Merlier sprints to victory on the opening stage of Paris-Nice

Belgian national champion tops Bennett and Pedersen in a bunch kick

Tim Merlier wins stage 1 of Paris-Nice
(Image credit: Getty Images)

Tim Merlier (Soudal-QuickStep) sprinted to victory on the opening stage of the 2023 edition of Paris-Nice on Sunday, taking his fourth win of the young season in La Verrière to the southwest of Paris.

The 30-year-old Belgian out-kicked Sam Bennett (Bora-Hansgrohe) and Mads Pedersen (Trek-Segafredo) at the end of a stage that did see at least a glimmer of GC action, as the likes of Neilson Powless (EF Education-EasyPost) and Tadej Pogačar himself (UAE-Team Emirates) tried their luck with big surges on the rolling climbs on the run-in to the finish.

Although none of the GC contenders were able to make their attacks stick for long, Pogačar was able to pick up six bonus seconds on the final climb, gaining an early advantage over rivals like Jonas Vingegaard (Jumbo-Visma) in the overall battle.

With his stage 1 victory, Merlier now sits atop the general classification with a four-second advantage over both Bennett and Pogačar heading into Monday's stage 2.

"It's a strong team and they believed in me today. It was a great lead out," Merlier said.

"It was a hard day definitely because a there was a lot of stress in the peloton. There was a steep climb 19 kilometres from the finish that was also big tactically. We had two men in there, and then we came back on the last climb. I survived well. Then Kasper Asgreen brought me to the front. From there on, the team kept working together, and I can't say how great it was to be in this train."

How it happened

The opening stage of Paris-Nice started and finished in La Verrière with 169.5 km of racing on what was essentially a large circuit of rolling hills. Paul Ourselin (TotalEnergies) and Jonas Gregaard (Uno-X) were the main animators of the early goings, forming a two-rider break that spent much of the chilly day off the front.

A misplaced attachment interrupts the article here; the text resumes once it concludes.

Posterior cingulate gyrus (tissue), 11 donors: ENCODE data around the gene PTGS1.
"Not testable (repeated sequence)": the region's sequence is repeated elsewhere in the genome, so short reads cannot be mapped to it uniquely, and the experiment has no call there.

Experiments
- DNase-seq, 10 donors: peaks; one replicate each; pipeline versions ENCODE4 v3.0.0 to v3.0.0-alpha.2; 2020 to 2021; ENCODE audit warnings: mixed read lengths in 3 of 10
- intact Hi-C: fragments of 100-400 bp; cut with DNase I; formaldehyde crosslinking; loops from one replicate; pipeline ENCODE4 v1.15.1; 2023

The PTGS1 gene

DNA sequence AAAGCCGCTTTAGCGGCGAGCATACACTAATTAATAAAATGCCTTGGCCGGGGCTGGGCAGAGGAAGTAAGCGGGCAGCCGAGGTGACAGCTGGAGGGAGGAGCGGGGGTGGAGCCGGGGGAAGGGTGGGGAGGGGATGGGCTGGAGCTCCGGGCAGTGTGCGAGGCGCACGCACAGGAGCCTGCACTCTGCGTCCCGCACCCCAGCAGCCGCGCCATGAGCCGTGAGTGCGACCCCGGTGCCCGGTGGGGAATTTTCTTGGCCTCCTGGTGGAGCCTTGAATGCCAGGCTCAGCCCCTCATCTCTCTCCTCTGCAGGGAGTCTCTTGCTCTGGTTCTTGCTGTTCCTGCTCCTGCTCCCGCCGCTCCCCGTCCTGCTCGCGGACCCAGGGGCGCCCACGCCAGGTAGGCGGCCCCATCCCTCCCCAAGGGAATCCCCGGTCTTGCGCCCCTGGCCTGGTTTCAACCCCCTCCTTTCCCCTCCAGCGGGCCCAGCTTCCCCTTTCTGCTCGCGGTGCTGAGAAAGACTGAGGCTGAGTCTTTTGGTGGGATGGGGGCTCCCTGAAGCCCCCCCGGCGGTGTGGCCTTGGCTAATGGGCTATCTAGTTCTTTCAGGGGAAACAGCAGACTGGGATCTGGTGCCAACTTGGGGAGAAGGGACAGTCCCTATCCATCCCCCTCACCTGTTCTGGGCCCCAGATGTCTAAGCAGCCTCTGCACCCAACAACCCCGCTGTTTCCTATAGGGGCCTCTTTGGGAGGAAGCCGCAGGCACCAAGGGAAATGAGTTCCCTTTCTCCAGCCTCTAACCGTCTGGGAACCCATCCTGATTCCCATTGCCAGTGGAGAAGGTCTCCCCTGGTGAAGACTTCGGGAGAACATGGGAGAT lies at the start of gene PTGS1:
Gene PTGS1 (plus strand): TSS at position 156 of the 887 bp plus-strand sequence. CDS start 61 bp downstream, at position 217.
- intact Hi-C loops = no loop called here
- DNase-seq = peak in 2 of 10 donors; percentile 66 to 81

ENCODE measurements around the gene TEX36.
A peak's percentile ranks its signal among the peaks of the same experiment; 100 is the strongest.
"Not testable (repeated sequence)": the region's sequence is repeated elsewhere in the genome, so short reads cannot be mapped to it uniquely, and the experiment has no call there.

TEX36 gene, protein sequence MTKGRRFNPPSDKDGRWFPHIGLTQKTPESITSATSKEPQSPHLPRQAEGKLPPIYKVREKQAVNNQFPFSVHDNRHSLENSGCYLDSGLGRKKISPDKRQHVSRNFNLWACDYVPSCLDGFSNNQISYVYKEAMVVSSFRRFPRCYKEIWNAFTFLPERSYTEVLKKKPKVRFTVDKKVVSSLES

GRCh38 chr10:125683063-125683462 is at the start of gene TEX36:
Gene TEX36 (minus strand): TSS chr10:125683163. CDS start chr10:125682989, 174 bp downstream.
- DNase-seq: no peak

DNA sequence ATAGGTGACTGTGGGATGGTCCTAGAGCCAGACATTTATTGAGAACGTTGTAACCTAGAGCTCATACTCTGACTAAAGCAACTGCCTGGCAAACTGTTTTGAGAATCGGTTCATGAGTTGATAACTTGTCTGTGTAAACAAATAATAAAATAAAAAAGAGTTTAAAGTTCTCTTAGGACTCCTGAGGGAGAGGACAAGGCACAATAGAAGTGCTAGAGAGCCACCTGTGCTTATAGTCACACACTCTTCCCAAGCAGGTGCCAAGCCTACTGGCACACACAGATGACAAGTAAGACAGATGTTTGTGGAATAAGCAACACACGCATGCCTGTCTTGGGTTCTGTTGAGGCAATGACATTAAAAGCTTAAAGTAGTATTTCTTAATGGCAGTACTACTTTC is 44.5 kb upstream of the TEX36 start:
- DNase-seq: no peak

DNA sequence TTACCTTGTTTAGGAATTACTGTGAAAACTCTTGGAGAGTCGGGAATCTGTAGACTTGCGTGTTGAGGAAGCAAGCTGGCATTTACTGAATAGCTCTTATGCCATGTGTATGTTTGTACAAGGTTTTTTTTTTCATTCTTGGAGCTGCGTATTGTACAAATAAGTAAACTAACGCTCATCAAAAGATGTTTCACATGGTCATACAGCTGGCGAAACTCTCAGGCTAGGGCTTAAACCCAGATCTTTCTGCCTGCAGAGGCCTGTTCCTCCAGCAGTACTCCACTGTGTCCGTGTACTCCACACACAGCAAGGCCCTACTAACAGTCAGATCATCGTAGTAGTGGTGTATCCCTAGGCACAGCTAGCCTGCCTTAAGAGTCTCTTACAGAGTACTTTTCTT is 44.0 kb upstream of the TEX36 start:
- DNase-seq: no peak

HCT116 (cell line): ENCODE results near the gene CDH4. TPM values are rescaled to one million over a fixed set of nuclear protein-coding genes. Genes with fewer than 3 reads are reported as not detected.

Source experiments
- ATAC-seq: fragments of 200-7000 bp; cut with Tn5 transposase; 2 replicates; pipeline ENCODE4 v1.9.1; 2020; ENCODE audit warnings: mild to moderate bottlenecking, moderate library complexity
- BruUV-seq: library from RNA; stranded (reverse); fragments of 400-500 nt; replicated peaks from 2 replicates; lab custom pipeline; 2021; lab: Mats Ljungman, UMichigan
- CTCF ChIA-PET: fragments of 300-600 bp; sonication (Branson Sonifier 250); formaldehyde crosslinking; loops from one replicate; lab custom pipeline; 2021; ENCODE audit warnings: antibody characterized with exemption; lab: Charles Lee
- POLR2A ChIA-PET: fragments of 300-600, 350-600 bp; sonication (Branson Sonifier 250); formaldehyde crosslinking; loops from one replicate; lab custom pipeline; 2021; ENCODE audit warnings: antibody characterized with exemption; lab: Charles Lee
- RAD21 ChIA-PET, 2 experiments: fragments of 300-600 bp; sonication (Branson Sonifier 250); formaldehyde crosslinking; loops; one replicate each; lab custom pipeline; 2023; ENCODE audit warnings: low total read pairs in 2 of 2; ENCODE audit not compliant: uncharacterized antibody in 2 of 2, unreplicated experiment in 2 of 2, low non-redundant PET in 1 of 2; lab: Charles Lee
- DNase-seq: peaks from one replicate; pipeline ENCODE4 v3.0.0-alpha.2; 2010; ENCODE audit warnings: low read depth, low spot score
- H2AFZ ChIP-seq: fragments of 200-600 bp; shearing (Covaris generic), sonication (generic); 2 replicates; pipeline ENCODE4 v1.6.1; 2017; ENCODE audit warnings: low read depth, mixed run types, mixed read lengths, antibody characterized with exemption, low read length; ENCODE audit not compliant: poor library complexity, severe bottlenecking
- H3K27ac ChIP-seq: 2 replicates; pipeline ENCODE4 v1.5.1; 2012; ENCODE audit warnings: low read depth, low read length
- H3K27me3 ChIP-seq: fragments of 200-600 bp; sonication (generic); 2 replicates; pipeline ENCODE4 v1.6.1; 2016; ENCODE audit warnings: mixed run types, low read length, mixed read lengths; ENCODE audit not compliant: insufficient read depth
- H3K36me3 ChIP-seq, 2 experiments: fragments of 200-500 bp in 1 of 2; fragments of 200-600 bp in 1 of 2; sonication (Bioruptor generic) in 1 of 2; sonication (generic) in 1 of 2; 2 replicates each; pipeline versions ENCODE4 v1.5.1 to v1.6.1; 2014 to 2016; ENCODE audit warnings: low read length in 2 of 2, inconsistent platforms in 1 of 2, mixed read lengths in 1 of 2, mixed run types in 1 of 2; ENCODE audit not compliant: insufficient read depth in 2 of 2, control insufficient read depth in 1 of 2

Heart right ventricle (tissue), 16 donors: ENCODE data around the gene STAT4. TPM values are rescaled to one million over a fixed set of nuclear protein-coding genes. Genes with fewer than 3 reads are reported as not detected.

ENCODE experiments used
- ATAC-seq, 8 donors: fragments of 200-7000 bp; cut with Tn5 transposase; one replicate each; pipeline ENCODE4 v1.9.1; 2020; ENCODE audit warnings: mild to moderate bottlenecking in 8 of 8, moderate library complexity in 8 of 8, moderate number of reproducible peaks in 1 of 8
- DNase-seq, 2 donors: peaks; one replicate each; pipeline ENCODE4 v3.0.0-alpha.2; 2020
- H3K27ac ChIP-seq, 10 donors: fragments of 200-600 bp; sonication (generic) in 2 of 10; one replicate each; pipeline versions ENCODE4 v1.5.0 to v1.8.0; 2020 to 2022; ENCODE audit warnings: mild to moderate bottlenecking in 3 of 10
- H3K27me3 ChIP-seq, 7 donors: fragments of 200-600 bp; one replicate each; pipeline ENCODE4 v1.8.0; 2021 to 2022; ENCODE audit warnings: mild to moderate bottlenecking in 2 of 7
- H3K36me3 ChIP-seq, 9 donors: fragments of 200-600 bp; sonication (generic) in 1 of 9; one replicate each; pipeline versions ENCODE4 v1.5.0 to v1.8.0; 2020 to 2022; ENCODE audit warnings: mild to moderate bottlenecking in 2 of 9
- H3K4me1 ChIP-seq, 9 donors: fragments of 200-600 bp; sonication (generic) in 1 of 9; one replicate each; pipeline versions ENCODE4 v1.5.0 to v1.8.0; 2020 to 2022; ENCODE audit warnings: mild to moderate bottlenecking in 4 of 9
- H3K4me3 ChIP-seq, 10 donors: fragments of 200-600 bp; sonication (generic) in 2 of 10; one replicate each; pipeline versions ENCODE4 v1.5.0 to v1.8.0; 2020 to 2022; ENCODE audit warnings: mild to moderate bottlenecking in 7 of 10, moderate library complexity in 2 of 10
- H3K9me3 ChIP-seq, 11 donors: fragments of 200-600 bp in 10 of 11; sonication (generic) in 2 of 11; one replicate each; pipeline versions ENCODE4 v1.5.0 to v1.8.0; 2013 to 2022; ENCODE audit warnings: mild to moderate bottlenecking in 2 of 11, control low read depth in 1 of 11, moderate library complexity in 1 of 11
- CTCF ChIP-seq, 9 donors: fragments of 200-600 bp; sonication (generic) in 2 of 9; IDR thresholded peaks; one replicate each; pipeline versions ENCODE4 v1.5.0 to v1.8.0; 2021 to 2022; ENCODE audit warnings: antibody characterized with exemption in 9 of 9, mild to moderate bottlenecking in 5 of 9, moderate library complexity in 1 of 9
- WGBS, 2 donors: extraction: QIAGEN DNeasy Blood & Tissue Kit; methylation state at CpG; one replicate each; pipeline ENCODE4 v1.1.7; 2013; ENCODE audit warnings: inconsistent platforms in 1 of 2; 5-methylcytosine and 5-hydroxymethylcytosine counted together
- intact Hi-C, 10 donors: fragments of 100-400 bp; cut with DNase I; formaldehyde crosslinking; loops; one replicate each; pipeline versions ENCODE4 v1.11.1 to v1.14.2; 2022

The pack gave the move some breathing room at first, with the gap going up and over three minutes before it settled there or thereabouts for a while. With a handful of short but appetizing climbs before the finish, however, the peloton picked up the pace in the last 100km of racing and gradually started to pull the move back.

With some 50km left, the advantage was down to around one minute. With 30km to go, the move was caught.

Tension mounted as the pack approached the third-category Côte de Milon-la-Chapelle, a short climb whose gradients nonetheless hit double digits. With 25km to go, a crash saw several riders hit the deck but none of the major race favorites were involved. With 20km to go, Powless put in a big surge that forced splits in the bunch, with Pogačar looking strong in response as others scrambled to cover the move.

Things came back together before long, but then Powless fired off the front solo. This time, he was given a bit of space, taking a lead into the last 10km.

He was caught on the run-in to the day's final climb, the Côte de Dis-sept Tournants, where it was Pogačar's turn to fire a salvo. The two-time Tour de France winner managed to work his way clear of his rivals near the top of the climb, where he was the first to cross the intermediate sprint line for six bonus seconds ahead of Pierre Latour (TotalEnergies) and Dorian Godon (Ag2r Citroën). Pogačar pressed on, drawing Latour and Vingegaard with him briefly, but with little impetus in the move to keep pushing, the peloton reached them before long.

From there, things settled down again briefly as the sprinters' teams worked their way into place. Soudal-QuickStep took control at the front in the closing kilometers, putting Merlier in a strong position for the expected sprint, with Trek-Segafredo also near the head of the pack as riders went under the flamme rouge.

Bora-Hansgrohe made a well-timed surge to the front on the finishing straight, allowing Bennett to open the proceedings as he launched to his right. Merlier initially tucked in behind Olav Kooij (Jumbo-Visma) before exploding past on the Dutchman's left. Within moments, Merlier had pulled into the lead, and he maintained a healthy advantage all the way to the line.

Bennett settled for second, with Pedersen nabbing third ahead of Kooij. Arnaud De Lie (Lotto-Dstny) rounded out the top five.

Paris-Nice 2023 stage one: La Verrière to La Verrière (169.4km)

1. Tim Merlier (Bel) Soudal Quick-Step, in 3-50-52
2. Sam Bennett (Irl) Bora-Hansgrohe
3. Mads Pedersen (Den) Trek-Segafredo
4. Olav Kooij (Ned) Jumbo-Visma
5. Arnaud De Lie (Bel) Lotto Dstny
6. Michael Matthews (Aus) Jayco-AlUla
7. Bryan Coquard (Fra) Cofidis
8. Iván García Cortina (Spa) Movistar
9. Kaden Groves (Aus) Alpecin-Deceuninck
10. Arnaud Démare (Fra) Groupama-FDJ, all at same time

General classification after stage 1

1. Tim Merlier (Bel) Soudal Quick-Step, in 3-50-42
2. Sam Bennett (Irl) Bora-Hansgrohe, at 4s
3. Tadej Pogačar (Slo) UAE-Team Emirates, at same time
4. Mads Pedersen (Den) Trek-Segafredo, at 6s
5. Pierre Latour (Fra) TotalEnergies, at same time
6. Dorian Godon (Fra) Ag2r Citroën, at 8s
7. Olav Kooij (Ned) Jumbo-Visma, at 10s
8. Arnaud De Lie (Bel) Lotto Dstny
9. Michael Matthews (Aus) Jayco-AlUla
10. Bryan Coquard (Fra) Cofidis, all at same time

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